How much do you remember about the Hawaiian Mission Houses? Test your memory by doing this fun crossword puzzle. Good luck!

Word Search

Click here to watch video about the Frame House Kitchen

Click here for activity

Did you know that Hawaiian Ali’i donated food to the missionaries every other day for over 10 years during the 1820’s?   Find examples of food that was shared and consumed by the missionaries and their Ali’i friends in this word search activity.

Cross Stitch

Click here for the Cross Stitch Basics activity

Domestic Arts

One of the many skills that Western Missionary women taught Native Hawaiians during the early 1800’s were the domestic arts. These included sewing, spinning wool, weaving and cross stitch. Learn how to cross stitch with simple video instructions.

“Then and Now”… Try this activity at home.

Image: N-F103, Drawing by James Chamberlain, ca. 1850, HMCS Library Negative Collection
Click here to watch the video about the Chamberlain House 1850s model
Mike Smola, the Curator of Public Programs, explains what the area around the Honolulu Mission Station looked like about the year 1850.  This model is inside the Chamberlain House Orientation Center at the Hawaiian Mission Houses site.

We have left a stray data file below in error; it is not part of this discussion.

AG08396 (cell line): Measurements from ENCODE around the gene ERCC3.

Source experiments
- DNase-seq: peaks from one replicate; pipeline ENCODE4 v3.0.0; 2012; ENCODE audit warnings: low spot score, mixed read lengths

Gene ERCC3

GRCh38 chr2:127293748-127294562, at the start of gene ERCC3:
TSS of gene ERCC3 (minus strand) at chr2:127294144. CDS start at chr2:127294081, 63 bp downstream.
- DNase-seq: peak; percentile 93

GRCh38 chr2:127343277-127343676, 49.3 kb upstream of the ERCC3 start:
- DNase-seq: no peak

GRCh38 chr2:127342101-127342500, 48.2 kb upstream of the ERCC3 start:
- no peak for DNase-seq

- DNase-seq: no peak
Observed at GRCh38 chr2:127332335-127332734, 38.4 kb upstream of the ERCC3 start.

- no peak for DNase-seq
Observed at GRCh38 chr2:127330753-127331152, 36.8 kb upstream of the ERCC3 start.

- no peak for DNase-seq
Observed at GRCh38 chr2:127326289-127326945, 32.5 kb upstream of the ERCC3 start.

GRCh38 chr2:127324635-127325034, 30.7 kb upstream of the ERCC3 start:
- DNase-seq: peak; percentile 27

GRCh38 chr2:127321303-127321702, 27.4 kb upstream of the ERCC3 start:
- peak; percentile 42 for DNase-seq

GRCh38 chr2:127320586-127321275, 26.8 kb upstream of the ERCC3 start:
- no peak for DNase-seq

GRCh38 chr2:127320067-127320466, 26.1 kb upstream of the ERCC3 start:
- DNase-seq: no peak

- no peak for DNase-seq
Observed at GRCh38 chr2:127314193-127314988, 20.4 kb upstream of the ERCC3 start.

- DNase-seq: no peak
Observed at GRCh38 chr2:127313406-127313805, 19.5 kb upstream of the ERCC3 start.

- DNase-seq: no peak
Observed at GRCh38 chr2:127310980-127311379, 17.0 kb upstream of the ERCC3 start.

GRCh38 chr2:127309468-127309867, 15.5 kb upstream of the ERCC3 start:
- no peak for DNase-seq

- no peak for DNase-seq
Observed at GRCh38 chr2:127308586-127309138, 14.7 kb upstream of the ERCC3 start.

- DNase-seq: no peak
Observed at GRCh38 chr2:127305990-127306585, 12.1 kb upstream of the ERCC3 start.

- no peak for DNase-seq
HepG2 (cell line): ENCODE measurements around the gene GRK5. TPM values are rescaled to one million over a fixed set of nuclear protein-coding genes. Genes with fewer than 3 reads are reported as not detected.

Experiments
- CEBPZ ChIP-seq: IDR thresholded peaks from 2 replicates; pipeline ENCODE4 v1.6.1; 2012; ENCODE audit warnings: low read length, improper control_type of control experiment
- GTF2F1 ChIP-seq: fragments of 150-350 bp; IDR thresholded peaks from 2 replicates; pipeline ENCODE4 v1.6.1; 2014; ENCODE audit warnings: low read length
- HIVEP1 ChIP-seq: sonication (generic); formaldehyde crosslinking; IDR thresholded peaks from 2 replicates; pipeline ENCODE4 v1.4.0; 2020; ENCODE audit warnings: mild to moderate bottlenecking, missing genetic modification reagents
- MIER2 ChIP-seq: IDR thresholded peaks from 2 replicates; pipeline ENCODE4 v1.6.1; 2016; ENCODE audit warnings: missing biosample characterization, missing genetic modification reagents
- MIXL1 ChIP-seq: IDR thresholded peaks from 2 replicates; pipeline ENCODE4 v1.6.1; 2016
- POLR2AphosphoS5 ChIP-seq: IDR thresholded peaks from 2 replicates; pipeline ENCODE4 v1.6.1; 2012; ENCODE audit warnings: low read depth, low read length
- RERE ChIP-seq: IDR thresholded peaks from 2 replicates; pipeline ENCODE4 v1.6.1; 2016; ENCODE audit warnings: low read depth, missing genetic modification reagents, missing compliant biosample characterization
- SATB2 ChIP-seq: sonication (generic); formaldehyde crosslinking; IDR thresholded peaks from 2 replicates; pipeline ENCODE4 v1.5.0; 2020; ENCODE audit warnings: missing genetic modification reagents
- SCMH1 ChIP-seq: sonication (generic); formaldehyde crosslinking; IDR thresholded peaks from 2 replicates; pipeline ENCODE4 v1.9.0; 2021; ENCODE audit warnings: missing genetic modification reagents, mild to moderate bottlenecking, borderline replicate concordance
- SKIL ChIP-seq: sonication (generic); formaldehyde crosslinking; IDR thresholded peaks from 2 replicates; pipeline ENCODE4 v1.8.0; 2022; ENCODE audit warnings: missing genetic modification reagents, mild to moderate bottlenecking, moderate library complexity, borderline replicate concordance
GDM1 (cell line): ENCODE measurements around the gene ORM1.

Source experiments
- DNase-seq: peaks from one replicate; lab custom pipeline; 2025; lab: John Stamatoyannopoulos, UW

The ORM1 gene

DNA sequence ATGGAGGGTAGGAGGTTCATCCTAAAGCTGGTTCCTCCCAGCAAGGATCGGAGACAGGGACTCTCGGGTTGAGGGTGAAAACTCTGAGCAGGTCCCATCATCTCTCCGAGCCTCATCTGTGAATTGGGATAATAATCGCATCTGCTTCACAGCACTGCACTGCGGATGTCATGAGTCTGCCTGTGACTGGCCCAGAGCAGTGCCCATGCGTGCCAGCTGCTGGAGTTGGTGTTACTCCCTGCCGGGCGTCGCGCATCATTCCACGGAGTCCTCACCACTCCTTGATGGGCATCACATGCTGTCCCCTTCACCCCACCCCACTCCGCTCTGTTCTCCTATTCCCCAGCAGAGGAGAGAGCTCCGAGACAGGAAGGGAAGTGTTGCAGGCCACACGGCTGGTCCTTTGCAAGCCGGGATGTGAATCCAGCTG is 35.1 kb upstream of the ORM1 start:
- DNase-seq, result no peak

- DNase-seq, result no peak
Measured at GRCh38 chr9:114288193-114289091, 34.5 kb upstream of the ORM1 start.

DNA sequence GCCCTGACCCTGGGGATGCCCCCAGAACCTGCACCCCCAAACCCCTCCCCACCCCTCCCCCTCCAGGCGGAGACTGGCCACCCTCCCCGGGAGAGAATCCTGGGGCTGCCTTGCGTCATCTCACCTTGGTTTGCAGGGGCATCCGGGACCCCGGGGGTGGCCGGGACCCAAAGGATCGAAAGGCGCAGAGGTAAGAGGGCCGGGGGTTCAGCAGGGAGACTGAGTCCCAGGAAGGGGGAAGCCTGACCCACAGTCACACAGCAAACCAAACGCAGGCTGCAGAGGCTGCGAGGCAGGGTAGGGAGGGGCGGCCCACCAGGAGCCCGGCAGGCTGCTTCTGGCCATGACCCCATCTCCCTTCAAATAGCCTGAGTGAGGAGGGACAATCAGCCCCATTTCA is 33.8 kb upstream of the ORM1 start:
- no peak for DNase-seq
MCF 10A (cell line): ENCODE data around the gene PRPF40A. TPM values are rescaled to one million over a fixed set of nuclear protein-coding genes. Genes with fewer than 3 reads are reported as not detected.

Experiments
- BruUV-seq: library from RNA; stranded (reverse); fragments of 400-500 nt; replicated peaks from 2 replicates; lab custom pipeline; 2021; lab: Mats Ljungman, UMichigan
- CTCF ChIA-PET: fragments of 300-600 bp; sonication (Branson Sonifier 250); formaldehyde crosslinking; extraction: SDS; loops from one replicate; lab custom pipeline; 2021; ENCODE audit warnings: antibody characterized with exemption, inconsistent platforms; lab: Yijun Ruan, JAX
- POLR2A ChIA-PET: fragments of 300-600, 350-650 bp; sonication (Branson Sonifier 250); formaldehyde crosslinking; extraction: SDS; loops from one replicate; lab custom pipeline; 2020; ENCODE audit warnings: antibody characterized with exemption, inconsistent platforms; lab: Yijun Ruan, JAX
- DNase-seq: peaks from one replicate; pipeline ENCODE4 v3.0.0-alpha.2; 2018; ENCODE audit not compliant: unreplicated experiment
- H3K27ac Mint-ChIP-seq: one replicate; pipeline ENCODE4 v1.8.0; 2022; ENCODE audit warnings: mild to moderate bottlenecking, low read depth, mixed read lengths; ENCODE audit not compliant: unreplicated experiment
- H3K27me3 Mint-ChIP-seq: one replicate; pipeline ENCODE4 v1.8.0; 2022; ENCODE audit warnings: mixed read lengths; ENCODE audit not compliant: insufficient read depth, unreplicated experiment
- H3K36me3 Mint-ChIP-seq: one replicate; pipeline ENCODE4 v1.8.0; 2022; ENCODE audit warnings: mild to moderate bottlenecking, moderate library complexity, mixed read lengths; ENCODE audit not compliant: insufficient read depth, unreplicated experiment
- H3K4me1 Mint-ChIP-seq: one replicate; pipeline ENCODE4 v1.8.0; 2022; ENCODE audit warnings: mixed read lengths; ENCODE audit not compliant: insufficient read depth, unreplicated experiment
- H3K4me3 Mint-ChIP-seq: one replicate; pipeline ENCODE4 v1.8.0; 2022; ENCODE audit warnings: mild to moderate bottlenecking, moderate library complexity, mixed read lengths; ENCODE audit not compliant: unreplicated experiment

Click here for the Changes at the Mission Houses and Church activity!

Jacob’s Ladder

Click here to watch a demonstration of how to play Jacob’s Ladder
Click here to learn how to make your own Jacob’s Ladder
Jacob’s ladder toys have been around for at least a few hundred years and Missionary children enjoyed playing with these toys too. Here’s how to make your own Jacob’s Ladder toy at home

Recipe to try at home!  Hardtack Pilot Crackers a historical staple food.

Click here to read activity

Hardtack Pilot Crackers

The traditional staple of early missionaries traveling by ship to new lands went by a variety of names—oyster crackers, pilot biscuits, pilot crackers, saloon pilots, ship bread, ship biscuit, sea bread, hardtack, and hard bread. The bakers of the time made biscuits as hard as possible, as the biscuits would soften and become more palatable with time due to exposure to humidity and other weather elements.   Because it is hard and dry, hardtack (when properly stored and transported) will survive rough handling and temperature extremes.

Make Your Own Printing Press

Click here to watch video 
Curator of Public Programs Mike Smola explains how you can make a simple tabletop version of a printing press at home.

Aboard the American Brig the Thaddeaus

Click here to read more and participate in the activity!
Sailing in the Thaddeus, 14 missionaries (seven mission couples) and four Hawaiian men left Boston, funded by the American Board of Commissioners for Foreign Missions. They arrived in Hawai’i after 164 days.